Yet we dreamt dreams away from all that America was. I tried to understand why the chaverim chose this ideal. it dawned in a crowded college auditorium as the Twenty-third Psalm was read by a Christian clergyman. the night club in Harlem. We were conscious of the stirrings of new forces in American literature. vivid with the hope of the liberation of the Jew. and its absorption of the downtrodden and poverty-stricken millions of human beings who flocked to its shores. it was important to know the reason. the stirrings of the vast labor masses . The life of America was our life: the jazz. this tiny group out of the millions of American Jews? Again and again at the Camp Kvutza. Russian revolu- 21 . There were before us the grandeur of the West. the charm of the South. In some homes. I learned that often the home and the parents were in opposition and added nothing to these unknown deep springs which lived in the consciousness of our comrades. What moved these few to meet for a study of Poale Zionism and ways and methods of bringing this ideal to others? So I asked and found that one's Jewish consciousness was awakened by the haunting sadness of the Kol Nidre melody. the breadth of the Hudson. the beauty of the Appalachians. and music." motivated by the thought that Jews need to build a Jewish entity wherever they may be. Or again. its pioneers. the new forms of the dance. Some homes were "Bundist. the new theater. Another was fired by the tales told by a recent arrival from Eretz Yisrael who worked in Petah Tikva with the Chaverim of the Second Aliya. Why? What moved us? How did we come to these thoughts. its mountains and plains. and oceans.all this was part and parcel of our day-by-day living. and saw ourselves in our mind's eye with our comrades in the Promised Land. and moved one to closeness to all people of the Book.ADVENTURE IN PIONEERING dignity and freedom. We were overwhelmed by its vastness. the awe of Niagara. the politics of the country. rivers. its lakes. art.

the poetry of the words. the tense young faces lit by the flame. We tried to add to the elements already influencing the chaverim. There were problems to be solved here: tender children working beyond their strength. Around us was the camp fire. consciousness grew out of this strange soil. and at times against the wishes of the parents who were aghast at their child's "peculiarities. Why not work here at home? In the first Camp Kvutza. the sentiment of rebuilding and heroism. but not a Jewish folk song. to hold them to some kind of Judaism. all spoke deeply to us. Much must be done for them. amidst the dark shadows of the trees. We well understood the pioneering life of Eretz Yisrael. Poale Zionist. For Poale Zion ideology." Why dream of the liberation of the Jews? How about other peoples enslaved by cruel despotic governments? Why far away Eretz Yisrael? There was a working class to be helped in the United States. there was a large mass of workers with no job security. we went to the writings of Borochov and Syrkin. bright and cheerful. to teach their children about their glorious heritage. Zionist. In the short span of time spent at Camp Kvutza. Why Eretz Yisrael? There are two million Jews in New York City alone. and American history glorified the pioneer who moved West to build up the great United States.THE BEGINNING tionary songs of freedom and Siberian exile were sung. exploited by those intent on profits. To the Camp Kvutza was brought much out of the American life in which we found ourselves. We wanted to know more and more about the ideal we so earnestly believed in. The rhythm. they motivated the program of work. all the above elements were ever present. there was the singing of the Eretz Yisrael songs which linked us with our unknown comrades. and young voices filled the air with Hebrew or Yiddish songs of Eretz Yisrael and Jewish revival. 22 . for in America we were still close to pioneering.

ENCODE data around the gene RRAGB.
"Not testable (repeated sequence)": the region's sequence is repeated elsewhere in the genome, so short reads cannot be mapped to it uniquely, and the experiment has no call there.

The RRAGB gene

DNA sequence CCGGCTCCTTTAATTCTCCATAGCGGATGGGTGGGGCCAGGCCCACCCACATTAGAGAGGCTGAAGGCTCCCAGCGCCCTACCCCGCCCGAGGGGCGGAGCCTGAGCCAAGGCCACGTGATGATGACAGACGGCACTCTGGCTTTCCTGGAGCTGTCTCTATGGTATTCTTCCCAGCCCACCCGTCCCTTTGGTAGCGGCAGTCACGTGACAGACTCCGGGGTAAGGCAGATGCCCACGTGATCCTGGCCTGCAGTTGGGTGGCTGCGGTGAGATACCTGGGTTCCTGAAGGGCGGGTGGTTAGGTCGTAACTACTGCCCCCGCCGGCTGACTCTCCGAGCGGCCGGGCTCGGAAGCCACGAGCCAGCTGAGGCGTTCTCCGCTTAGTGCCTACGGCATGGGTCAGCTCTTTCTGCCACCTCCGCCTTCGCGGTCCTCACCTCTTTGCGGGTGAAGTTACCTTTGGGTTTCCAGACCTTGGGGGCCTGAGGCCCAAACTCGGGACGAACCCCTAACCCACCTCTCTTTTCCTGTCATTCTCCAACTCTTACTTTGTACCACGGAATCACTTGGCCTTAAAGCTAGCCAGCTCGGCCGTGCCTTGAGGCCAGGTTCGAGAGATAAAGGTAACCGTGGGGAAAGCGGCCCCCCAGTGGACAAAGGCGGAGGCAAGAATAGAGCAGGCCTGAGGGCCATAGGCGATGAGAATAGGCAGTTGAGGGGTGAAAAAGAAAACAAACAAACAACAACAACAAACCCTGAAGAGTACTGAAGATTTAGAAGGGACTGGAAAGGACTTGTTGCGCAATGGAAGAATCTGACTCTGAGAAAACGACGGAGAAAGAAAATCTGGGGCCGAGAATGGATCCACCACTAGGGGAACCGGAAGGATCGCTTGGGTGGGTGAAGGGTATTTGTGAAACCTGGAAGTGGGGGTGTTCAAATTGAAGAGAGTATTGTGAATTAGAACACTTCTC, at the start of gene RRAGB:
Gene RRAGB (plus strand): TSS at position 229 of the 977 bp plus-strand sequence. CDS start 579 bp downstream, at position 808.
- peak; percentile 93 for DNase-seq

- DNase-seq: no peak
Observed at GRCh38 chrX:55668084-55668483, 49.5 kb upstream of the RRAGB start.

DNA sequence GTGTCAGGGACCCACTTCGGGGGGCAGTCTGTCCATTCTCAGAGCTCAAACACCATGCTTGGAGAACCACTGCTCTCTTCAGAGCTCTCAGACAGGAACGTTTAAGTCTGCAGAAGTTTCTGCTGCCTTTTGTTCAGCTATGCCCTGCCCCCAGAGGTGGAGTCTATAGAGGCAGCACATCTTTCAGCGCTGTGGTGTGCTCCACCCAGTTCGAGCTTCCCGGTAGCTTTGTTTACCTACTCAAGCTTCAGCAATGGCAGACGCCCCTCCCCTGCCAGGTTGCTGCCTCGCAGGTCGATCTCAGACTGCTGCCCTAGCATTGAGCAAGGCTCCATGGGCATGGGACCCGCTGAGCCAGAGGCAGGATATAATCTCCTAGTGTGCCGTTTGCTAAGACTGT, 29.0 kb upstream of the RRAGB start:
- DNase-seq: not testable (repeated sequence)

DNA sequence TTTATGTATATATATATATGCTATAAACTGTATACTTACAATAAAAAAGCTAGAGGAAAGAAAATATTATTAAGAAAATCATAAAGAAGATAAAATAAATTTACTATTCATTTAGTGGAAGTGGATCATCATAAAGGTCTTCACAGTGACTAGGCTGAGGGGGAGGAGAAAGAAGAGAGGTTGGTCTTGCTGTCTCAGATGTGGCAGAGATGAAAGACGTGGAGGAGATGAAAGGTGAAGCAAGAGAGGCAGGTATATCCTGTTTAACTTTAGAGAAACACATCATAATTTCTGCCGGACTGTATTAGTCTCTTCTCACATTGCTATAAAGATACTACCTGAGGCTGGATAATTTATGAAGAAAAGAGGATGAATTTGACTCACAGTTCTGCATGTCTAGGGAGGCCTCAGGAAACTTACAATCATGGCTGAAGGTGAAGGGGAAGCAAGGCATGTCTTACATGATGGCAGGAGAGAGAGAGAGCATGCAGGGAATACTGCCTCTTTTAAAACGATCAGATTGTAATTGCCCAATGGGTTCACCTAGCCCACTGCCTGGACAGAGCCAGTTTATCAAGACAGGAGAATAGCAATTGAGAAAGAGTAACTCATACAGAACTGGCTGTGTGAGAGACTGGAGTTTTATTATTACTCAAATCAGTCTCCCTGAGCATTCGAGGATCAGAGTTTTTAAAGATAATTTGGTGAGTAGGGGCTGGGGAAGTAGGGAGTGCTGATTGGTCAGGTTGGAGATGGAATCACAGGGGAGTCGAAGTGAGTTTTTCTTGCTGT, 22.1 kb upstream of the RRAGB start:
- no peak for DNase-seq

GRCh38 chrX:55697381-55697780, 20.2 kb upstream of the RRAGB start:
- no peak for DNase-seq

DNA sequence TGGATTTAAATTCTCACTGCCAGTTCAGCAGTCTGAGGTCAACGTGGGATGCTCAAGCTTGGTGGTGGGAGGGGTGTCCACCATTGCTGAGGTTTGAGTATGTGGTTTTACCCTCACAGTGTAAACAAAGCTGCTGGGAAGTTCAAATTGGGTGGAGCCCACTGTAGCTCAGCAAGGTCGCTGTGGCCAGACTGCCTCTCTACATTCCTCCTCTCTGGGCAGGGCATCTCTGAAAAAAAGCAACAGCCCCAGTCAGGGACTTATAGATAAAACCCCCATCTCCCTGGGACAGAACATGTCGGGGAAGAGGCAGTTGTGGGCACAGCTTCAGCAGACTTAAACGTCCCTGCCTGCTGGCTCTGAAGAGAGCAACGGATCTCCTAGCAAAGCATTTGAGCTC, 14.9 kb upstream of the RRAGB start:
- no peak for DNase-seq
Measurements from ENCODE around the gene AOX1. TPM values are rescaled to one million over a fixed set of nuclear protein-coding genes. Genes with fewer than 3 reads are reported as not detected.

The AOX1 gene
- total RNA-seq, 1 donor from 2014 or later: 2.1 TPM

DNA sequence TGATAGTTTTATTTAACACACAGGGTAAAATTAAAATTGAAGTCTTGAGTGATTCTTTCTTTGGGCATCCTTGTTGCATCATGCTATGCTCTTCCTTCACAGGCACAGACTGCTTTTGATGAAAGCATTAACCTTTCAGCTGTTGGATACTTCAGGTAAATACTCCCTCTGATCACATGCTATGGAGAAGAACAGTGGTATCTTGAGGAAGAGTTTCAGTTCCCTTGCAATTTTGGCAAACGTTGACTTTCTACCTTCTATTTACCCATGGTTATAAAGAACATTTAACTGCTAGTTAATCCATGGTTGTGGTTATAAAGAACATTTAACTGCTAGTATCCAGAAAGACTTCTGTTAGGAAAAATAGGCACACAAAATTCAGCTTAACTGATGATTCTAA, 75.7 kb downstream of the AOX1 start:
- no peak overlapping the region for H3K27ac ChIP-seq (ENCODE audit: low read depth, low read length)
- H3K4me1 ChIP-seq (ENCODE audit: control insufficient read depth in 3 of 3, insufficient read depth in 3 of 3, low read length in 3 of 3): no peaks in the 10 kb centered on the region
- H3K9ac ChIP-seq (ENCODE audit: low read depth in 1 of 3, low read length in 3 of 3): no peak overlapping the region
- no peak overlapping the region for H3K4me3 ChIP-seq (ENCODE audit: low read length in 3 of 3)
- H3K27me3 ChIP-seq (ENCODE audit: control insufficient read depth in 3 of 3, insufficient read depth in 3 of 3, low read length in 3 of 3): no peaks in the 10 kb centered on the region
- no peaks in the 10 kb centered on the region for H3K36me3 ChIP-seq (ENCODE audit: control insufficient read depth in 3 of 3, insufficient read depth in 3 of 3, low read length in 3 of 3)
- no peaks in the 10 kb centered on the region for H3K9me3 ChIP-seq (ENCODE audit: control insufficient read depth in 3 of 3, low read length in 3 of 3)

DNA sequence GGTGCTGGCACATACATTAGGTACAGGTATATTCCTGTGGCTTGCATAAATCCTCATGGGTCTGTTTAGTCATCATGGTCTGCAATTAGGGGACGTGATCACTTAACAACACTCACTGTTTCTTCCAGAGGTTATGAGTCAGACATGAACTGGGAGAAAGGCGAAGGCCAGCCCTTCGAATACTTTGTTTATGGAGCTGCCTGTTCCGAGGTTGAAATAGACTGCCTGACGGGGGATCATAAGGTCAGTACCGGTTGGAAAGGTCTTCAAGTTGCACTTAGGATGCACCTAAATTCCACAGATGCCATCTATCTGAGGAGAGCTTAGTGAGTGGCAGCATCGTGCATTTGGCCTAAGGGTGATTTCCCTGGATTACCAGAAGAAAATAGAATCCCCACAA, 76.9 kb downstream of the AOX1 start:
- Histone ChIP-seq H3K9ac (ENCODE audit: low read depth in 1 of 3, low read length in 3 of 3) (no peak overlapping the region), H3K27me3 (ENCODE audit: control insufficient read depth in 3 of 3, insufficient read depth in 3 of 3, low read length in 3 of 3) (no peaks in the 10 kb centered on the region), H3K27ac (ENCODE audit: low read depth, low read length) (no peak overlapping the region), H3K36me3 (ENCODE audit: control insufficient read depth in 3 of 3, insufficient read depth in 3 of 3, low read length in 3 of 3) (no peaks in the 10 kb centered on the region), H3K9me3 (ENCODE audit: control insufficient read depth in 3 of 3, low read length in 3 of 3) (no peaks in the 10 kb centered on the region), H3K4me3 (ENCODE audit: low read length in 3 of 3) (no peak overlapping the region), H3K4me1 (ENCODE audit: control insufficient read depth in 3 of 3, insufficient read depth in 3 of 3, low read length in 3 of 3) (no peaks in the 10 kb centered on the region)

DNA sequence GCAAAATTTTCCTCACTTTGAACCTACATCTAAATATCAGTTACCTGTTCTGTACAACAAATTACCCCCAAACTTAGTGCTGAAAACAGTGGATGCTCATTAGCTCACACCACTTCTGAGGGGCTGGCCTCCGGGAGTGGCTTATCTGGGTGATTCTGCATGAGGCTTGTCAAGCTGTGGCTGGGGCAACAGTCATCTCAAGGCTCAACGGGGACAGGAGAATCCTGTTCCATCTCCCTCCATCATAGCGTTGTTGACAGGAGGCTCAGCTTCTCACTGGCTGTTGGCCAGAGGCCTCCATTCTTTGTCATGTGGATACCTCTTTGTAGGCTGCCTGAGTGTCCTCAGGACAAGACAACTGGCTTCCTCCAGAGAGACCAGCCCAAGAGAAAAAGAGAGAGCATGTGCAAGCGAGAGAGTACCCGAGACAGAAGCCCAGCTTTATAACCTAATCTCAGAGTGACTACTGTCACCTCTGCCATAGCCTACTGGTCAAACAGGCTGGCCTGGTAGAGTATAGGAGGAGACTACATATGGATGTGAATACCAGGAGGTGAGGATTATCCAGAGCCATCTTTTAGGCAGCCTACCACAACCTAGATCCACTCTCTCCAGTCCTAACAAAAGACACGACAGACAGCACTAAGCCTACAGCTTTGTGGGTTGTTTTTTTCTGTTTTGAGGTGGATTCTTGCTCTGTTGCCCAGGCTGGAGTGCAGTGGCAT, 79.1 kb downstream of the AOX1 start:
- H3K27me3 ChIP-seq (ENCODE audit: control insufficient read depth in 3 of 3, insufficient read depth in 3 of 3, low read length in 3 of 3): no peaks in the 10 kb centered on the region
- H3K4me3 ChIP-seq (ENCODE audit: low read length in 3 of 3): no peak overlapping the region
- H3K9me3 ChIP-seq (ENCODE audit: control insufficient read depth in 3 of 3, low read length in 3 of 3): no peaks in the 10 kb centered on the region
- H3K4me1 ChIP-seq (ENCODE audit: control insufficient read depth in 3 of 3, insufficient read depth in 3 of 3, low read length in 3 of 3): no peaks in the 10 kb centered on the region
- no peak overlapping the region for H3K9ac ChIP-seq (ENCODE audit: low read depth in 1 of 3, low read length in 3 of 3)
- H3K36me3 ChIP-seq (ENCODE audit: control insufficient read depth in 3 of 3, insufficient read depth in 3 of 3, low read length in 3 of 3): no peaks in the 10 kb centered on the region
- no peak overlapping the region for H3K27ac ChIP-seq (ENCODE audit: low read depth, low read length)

namely. These new me- 23 . he studied on his own level. Adult education was assuming its rightful place. and E. Twenty-five years ago their educational philosophy was a complete departure from what was then prevalent. and Thorndike! I was fired by the new philosophy of education which they taught and I had learned the new techniques which they advocated. The project method was concomitant with these new theories. My share in the program was to teach and demonstrate those new techniques so that the chaverim could take them to the clubs of which they were the leaders. These. William Kilpatrick. It aimed to enrich the individual by giving him the tools whereby he could continue his investigations. and audacious. The personality of the learner was stressed. were breaking new ground in education. to study our ideology and to pass on our ideals to many American Jewish youths. Thorndike. How happy I was that I was privileged to study under John Dewey. his personality was respected. My special contribution to Camp Kvutza was to bring to our studies the new educational philosophy of John Dewey.ADVENTURE IN PIONEERING To the Camp Kvutza we also brought the new educational theories just coming into being in the United States. It was new. T. The new methods were so well fitted to our Poale Zionist ideal. my teachers. opposed to all forms of absolutism. Kilpatrick. the chaverim wholeheartedly accepted these new methods which I so enthusiastically advocated. I had just received my Bachelor of Science degree in education from Teachers College of Columbia University. he was motivated. challenging. which was to give the Jew inheritance in his land. All these methods admirably suited our need. Both in planning the program of the Camp Kvutza and in carrying it out. he was taught to work and think in a group. It was a theory of freedom in education and especially John Dewey's philosophy. The new education stressed respect and dignity of the individual.